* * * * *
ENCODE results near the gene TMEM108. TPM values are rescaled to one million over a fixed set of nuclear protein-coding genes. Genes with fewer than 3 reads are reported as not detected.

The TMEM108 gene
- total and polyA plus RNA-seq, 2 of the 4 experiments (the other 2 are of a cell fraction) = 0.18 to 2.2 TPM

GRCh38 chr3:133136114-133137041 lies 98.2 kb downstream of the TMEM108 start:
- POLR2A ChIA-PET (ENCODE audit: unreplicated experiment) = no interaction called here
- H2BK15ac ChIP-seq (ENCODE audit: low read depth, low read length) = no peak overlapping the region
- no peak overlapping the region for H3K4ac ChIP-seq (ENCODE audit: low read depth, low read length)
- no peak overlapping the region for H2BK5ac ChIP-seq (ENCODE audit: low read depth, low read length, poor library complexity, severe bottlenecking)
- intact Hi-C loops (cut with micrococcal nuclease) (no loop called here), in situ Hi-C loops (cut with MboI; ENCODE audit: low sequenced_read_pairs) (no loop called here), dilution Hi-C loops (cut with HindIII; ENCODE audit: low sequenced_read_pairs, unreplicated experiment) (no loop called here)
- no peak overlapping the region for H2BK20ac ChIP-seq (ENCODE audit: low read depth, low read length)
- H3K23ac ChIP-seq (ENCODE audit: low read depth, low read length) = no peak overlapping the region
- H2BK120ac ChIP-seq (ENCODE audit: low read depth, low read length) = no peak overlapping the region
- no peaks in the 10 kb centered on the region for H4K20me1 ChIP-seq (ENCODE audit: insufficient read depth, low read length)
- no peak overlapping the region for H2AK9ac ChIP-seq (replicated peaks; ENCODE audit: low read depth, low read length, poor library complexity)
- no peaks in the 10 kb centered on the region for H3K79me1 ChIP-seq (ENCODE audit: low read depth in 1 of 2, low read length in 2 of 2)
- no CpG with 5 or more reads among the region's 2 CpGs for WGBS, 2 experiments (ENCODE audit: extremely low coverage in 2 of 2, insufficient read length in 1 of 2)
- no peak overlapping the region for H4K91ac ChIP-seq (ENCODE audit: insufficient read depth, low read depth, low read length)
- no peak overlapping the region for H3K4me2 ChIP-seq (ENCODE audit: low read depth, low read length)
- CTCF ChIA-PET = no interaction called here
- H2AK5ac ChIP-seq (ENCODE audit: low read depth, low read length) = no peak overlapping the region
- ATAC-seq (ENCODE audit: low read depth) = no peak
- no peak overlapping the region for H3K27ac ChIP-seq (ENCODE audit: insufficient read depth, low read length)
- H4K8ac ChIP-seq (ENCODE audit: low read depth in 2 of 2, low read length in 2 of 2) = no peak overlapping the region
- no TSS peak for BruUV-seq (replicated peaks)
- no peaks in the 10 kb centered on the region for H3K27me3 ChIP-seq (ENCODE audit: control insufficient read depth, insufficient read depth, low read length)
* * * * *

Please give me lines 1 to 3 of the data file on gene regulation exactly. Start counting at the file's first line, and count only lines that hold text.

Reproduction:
ENCODE results near the gene TMEM108. TPM values are rescaled to one million over a fixed set of nuclear protein-coding genes. Genes with fewer than 3 reads are reported as not detected.

The TMEM108 gene
- total and polyA plus RNA-seq, 2 of the 4 experiments (the other 2 are of a cell fraction) = 0.18 to 2.2 TPM